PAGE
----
The manic state is the most intense and dramatic symptoms of bipolar. Not everyone with bipolar disorder will have mania. However, this manic state is the most dangerous mood states a bipolar person can have.
A manic mood is a mood that slowly reaches a manic state. The mood state of a bipolar person will start with being in a good mood. They can be very focused and clear thinking. Often in this state a bipolar person will feel quite ok and normal during this state and the slow increase towards mania. Thoughts will go from clear thinking to fast thoughts, often called “racing thoughts”. Clear thinking goes from a focused state to jumping from topic to topic mentally. Speech will often speed up as well. This can take place over several days. A frequent symptom of being in a fast thinking manic state is spending sprees. Often the person in this state is not thinking of the financial concerns such as having to later pay for the bills or running out of money for future expenses such as rent or a car payment. Abuse of alcohol or drugs is also common.
In the manic state typical sleep and eating habits can change. Their thoughts will be racing and the though to just sit and have a complete meal is not a concern.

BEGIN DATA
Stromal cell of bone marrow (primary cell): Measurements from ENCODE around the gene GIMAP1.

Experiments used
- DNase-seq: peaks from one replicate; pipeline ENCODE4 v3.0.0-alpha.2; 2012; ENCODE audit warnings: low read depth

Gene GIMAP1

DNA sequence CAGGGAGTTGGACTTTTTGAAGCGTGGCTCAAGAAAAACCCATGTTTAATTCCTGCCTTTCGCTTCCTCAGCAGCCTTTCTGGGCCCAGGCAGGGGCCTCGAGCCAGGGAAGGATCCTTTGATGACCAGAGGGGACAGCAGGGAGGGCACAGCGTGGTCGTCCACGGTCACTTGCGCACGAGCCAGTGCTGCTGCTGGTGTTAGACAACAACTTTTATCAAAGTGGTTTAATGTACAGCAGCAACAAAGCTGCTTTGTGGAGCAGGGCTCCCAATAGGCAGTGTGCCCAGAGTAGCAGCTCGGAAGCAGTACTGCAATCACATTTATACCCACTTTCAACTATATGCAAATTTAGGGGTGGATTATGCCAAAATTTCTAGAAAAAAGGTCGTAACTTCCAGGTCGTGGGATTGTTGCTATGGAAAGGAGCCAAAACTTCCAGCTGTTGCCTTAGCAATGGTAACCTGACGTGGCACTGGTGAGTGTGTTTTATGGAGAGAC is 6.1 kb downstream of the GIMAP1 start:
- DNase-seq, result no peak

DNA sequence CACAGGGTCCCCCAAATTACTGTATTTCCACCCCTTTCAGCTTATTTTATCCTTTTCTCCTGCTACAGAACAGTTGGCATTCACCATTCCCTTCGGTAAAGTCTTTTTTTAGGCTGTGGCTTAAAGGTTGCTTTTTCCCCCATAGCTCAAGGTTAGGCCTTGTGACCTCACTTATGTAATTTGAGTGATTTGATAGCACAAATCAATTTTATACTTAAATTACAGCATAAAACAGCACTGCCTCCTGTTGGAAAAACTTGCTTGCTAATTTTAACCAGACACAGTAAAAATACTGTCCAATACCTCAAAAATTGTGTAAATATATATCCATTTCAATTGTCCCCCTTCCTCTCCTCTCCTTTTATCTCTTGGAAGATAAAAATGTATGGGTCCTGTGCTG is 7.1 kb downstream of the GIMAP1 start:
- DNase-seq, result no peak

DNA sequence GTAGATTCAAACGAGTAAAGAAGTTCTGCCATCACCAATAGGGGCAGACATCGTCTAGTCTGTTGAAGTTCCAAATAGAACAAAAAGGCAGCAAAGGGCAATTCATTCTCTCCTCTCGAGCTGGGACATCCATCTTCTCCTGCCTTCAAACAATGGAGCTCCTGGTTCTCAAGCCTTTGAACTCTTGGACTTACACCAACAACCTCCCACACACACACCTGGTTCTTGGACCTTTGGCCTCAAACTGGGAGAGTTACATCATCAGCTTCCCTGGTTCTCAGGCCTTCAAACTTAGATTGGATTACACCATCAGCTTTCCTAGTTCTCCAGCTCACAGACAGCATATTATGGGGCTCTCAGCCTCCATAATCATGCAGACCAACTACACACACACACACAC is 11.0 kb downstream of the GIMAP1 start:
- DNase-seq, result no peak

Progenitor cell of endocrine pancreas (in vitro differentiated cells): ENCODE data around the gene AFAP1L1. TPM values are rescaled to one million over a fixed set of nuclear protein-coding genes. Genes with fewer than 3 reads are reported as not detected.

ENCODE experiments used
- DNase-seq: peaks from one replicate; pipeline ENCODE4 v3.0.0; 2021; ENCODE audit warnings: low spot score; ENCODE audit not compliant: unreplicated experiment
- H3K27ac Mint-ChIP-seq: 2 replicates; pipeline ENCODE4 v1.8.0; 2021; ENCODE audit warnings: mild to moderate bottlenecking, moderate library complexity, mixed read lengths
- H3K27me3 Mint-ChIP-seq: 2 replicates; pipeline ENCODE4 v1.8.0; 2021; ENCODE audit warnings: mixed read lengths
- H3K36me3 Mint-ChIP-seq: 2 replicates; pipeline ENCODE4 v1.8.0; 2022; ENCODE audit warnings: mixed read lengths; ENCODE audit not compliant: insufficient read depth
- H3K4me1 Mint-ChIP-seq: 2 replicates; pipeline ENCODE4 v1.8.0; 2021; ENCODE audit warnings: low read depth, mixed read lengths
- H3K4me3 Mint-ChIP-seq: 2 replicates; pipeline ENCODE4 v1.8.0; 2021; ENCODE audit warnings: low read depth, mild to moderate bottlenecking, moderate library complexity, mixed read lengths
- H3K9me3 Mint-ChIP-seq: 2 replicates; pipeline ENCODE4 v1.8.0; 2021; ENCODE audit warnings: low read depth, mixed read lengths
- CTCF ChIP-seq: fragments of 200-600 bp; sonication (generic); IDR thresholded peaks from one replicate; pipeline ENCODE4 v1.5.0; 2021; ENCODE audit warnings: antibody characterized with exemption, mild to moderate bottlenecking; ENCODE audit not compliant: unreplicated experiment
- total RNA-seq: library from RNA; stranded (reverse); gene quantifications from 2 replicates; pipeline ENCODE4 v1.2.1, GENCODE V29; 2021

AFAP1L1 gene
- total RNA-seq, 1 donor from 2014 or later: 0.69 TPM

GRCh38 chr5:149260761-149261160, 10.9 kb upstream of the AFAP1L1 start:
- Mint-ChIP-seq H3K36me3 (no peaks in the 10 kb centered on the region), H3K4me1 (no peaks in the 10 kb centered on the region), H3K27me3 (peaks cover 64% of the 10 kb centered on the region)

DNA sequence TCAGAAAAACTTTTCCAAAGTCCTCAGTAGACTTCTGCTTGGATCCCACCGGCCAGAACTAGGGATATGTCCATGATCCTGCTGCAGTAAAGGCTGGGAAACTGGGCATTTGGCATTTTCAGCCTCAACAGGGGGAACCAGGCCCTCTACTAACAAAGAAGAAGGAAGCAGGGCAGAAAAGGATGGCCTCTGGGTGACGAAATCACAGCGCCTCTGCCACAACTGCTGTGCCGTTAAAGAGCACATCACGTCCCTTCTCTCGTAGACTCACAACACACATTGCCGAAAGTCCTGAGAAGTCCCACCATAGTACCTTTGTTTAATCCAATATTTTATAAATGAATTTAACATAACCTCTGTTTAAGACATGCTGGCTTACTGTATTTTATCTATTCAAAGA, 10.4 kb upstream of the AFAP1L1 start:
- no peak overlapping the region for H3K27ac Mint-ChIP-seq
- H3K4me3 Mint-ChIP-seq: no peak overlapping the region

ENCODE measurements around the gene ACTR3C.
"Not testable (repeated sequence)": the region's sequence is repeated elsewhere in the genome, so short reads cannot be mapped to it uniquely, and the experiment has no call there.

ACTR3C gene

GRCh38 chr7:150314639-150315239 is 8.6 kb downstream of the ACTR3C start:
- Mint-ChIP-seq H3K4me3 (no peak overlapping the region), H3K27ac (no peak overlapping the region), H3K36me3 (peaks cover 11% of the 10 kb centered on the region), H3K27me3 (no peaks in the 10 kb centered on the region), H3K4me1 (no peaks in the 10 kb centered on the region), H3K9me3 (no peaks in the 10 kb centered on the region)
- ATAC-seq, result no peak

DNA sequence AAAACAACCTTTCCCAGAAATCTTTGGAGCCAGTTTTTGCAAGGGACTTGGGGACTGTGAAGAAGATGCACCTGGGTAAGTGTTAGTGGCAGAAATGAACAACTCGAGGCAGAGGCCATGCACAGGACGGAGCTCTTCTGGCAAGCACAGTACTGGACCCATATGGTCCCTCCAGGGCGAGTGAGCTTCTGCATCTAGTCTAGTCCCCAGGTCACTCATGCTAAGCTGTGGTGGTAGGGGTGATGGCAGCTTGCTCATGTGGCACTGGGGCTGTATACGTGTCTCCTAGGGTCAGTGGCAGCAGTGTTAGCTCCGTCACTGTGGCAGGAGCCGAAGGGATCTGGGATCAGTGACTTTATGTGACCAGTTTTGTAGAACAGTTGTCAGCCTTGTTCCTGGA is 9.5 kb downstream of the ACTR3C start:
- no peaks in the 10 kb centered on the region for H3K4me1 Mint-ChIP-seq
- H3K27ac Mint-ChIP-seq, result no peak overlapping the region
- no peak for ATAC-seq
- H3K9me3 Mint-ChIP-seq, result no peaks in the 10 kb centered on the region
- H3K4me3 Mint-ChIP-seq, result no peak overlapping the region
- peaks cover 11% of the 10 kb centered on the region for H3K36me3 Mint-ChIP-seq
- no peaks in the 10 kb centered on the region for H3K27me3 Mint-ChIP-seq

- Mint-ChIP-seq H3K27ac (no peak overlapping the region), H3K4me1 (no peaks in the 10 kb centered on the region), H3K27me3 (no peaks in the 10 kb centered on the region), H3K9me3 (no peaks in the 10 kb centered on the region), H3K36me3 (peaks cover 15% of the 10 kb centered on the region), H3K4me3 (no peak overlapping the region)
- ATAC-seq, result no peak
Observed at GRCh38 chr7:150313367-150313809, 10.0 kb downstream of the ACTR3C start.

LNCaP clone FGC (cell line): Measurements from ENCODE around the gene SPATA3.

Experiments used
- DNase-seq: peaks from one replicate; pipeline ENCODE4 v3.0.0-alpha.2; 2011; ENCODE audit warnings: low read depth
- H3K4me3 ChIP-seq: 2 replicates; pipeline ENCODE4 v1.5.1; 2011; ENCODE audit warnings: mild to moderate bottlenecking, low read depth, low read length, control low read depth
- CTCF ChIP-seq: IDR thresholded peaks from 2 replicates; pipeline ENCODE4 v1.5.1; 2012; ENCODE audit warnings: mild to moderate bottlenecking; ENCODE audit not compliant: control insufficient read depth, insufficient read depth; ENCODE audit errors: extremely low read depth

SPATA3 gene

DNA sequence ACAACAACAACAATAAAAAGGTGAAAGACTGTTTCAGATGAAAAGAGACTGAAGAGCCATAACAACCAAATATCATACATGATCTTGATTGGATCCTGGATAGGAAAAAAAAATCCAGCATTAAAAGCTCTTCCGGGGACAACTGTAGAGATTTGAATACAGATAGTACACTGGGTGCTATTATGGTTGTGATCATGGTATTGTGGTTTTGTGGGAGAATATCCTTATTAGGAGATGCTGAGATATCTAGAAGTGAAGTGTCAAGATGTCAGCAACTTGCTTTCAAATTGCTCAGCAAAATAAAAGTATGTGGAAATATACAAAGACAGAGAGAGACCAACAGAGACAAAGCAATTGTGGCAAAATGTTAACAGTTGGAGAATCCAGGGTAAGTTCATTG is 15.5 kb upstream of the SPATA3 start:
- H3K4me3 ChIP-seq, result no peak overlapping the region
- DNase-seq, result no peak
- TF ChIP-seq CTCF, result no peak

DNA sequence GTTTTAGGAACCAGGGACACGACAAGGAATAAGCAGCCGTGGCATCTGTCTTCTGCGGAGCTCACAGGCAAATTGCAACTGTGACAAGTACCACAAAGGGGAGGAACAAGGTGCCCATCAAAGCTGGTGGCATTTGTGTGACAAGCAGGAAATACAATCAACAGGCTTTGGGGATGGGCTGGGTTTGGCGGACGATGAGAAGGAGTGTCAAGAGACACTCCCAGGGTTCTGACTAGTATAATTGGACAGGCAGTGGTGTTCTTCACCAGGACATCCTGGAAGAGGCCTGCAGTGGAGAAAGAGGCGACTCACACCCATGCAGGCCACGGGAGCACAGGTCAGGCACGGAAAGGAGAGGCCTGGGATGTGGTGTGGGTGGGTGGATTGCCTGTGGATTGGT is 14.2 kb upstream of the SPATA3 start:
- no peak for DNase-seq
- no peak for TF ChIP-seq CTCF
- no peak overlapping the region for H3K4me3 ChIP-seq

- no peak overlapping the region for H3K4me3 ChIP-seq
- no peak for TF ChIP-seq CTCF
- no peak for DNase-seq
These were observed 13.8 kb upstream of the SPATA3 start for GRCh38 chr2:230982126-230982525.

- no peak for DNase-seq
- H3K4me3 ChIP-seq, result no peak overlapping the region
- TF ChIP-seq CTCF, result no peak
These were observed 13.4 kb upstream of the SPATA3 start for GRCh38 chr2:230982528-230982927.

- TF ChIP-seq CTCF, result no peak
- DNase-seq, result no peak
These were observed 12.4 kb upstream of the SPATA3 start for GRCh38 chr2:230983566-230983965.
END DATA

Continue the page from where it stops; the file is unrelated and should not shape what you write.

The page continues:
Thoughts are often in the instant pleasure needs and not the later consequences.
It is in the manic state the person with bipolar fluctuates between feeling really good to being easily irritated. The irritation is often due to the inability to “slow down” their racing thoughts. This state of mania is the most visible to others who interact with the bipolar person.
Some of the symptoms of mania include: euphoric mood, very focused thoughts, fast speech, irritability, anger, rage, short temper.
An essential resource for anyone who has a close relationship with a person who is bipolar
This book provides a much-needed resource for family and friends of the more than 5 million American adults suffering from bipolar disorder. From psychotic behavior that requires medication to milder mood swings with disturbing ups and down, this book offers a warm and often humorous user-friend guide for coping with bipolar loved ones, colleagues, and friends. The book includes
- Guidance for identifying bipolar disorder symptoms and how to get the diagnosis confirmed
- Strategies for dealing with rants, attacks, blame, depression, mania and other behaviors
- Crucial information on medication and its effectiveness and potential side-effects
- Techniques for dealing with attempts to self-medicate with drugs and alcohol
- How many people with bipolar disorders can care for themselves, get help, feel supported and go on with their own lives
This important book contains real-life illustrative examples and a wealth of helpful strategies and coping mechanisms that can be put into action immediately.
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